10:58 AM, March 28, 2009

Anonymous newswatch said...

Sydney Morning Herald:

Macquarie takes stake in BrisConnections

March 30, 2009

Macquarie Group has taken a 8% stake of debt-leaden BrisConnections and filed a case in the Queensland Supreme Court, in the latest twist in the battle for control of the Brisbane-based toll-road owner.

Macquarie Capital Group acquired 31,429,332 stapled units, or about 8.1%, in BrisConnections, the investment bank said in a statement. The purchase effectively brings with it a $63 million liability, given the company's unusual instalment sting, with each unit owing $2, to be paid in two goes.

The Macquarie move is aimed at preventing 26-year-old shareholder Nicholas Bolton, who owns 77 million shares in BrisConnections, from winding the toll-road firm up before investors holding the stapled units are forced to pay the associated liabilities.

Mr Bolton needs a 75% vote on a resolution to have BrisConnections' trusts wound up, in order to avoid the next $1 instalment per unit.

''From Day One, this was one of the biggest dogs coming on to the market,'' said Tim Morris of of BrisConnections. ''It was set in stone this float was going to fail.''

In addition, a related company of Macquarie Group, Macquarie Bank, "today paid a further principal amount of $92.5 million to BrisConnections under the bridge facility previously agreed with the company,'' the bank said in its statement.

Mr Morris said the $4.8 billion BrisConnections project ''had way too much debt and its earnings were years in the future.''

Legal action

Macquarie Group says it intends to begin legal action to ensure its contractual obligations are fulfilled - not against BrisConnections, as initially reported.

BrisConnections securities were recently trading at 0.1 cent.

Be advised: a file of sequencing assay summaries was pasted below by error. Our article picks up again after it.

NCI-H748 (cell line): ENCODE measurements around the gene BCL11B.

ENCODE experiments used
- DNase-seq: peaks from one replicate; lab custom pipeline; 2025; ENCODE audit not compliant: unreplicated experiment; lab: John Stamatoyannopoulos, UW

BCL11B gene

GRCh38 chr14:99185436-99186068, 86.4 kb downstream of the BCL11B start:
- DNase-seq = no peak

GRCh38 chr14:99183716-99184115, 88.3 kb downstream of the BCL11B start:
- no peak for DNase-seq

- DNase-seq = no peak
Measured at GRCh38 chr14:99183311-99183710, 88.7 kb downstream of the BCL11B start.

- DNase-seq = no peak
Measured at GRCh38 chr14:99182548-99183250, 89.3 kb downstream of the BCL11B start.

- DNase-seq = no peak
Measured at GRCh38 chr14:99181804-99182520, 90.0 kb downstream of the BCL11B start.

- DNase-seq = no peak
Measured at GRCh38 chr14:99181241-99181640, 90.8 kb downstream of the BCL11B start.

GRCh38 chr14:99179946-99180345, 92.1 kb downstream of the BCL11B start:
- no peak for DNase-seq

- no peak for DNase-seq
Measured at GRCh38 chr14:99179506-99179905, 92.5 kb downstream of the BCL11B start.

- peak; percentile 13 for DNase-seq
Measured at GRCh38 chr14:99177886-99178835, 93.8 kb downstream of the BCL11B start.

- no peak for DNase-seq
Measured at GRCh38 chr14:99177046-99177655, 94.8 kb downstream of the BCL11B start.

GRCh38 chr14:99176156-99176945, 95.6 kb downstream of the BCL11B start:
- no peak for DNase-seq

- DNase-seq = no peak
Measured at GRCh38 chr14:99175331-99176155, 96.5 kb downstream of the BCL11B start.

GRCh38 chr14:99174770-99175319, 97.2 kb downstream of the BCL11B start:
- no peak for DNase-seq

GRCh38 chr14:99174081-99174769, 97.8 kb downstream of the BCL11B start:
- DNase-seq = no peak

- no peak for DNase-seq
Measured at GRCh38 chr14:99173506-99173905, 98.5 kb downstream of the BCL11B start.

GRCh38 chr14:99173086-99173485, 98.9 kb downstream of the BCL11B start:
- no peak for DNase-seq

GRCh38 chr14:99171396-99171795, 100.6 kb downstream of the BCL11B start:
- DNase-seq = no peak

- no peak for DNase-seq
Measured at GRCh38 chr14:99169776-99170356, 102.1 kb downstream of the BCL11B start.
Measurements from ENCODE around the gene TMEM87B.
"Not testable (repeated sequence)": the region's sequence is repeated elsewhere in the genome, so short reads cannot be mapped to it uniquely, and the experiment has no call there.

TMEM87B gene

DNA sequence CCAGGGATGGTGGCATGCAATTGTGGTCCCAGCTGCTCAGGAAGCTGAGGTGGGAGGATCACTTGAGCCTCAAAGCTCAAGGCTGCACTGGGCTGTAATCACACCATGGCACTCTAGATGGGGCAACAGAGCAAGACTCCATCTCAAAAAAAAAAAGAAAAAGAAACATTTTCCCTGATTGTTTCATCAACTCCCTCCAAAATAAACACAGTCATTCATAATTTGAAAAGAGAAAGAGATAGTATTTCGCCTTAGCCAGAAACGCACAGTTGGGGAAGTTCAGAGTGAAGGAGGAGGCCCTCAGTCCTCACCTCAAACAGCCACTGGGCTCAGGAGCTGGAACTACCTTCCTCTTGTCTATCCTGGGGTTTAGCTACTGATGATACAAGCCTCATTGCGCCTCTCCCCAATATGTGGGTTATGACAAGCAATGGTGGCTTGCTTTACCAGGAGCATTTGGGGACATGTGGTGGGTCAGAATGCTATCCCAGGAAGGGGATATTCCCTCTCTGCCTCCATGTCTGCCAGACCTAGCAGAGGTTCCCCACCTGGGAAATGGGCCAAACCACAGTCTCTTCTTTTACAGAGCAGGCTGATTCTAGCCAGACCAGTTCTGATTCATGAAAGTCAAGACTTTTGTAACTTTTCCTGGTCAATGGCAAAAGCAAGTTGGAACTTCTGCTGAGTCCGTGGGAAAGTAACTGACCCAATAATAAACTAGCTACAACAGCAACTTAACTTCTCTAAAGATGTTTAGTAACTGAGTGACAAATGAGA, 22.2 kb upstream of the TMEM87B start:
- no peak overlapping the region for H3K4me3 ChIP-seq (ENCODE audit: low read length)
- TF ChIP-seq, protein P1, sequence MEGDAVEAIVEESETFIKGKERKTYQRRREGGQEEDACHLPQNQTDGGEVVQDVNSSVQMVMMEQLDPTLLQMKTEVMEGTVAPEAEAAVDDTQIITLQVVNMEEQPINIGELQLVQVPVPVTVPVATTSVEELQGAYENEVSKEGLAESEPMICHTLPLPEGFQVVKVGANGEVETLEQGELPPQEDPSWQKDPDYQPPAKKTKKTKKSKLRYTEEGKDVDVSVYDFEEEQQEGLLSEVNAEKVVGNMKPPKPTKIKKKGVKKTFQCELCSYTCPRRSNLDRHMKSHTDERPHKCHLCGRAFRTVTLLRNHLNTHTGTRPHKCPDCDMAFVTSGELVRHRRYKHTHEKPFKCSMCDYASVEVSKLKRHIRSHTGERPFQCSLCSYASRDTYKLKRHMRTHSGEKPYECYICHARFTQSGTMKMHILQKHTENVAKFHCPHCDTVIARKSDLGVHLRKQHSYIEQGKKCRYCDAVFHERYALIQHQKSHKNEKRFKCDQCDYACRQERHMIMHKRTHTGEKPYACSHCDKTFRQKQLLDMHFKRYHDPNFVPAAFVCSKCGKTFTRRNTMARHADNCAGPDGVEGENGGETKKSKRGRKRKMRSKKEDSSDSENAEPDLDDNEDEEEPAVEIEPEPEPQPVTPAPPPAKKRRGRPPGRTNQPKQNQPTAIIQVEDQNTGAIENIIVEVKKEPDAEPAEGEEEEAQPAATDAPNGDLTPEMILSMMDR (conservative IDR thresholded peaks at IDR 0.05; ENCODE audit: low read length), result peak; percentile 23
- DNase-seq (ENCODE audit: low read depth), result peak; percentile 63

Mr Bolton ''looks like he's got a bit of strategy'' surrounding his plan to wind the company up, said Mr Morris.

Mr Bolton is ''collecting fees'' from shareholders in exchange for their shares of BrisConnections and the liabilities that come with them, said Mr Morris.

''He's accrued a big enough stake to have the company wound up so maybe with the shares he has acquired he won't have the liabilities to pay it himself.''

Mr Bolton is liable for $149 million through his shareholding, which cost his less than $70 million.

Macquarie Group, underwriters Deutsche Bank and the Queensland Government "are trying to keep the company afloat," said Wise-Owl's Mr Morris.

BrisConnections was awarded a 45-year concession to design, construct, operate, maintain and finance the Airport Link toll road in Brisbane.

Stapled securities in BrisConnections are partly paid securities. There are two further instalments of $1 each per stapled security due by April 29 this year and January 29 next year, respectively, Macquarie said.

The legal mess comes on top of financial missteps. Half-year results released on February 3 reveal that a decision to hedge interest rates on its loans, using derivatives called interest rate swaps, has caused a $476 million black hole, given the recent round of aggressive interest rate cuts by the Reserve Bank.

Retail investors ensnared

With the stock trading so cheaply, retail investors picked up the shares, attracted by the dividend yield, but that too has dwindled to 0.05 cents per partly-paid share for the first half of the 2008/09 financial year.

A majority of BrisConnections shares are now held by individual investors, many of whom were not aware when they bought in that they would eventually have to stump up an additional $2 a share on their holdings and are now looking for a way out.

Macquarie and Deutsche Bank have underwritten the instalment payments and would have to make up any shortfall in the payments due in April and next January.

BrisConnections' major shareholder, Australian Lifestyle Investments, owned by Mr Bolton, has called for a special shareholder meeting to vote on winding up the company, aiming not to have to pay the remaining $2 a share.

In return, BrisConnections has taken Australian Lifestyle Investment to court seeking to wind the fund up because it cannot pay what it owes. The case is going on in the Supreme Court in Melbourne.

12:39 PM, March 30, 2009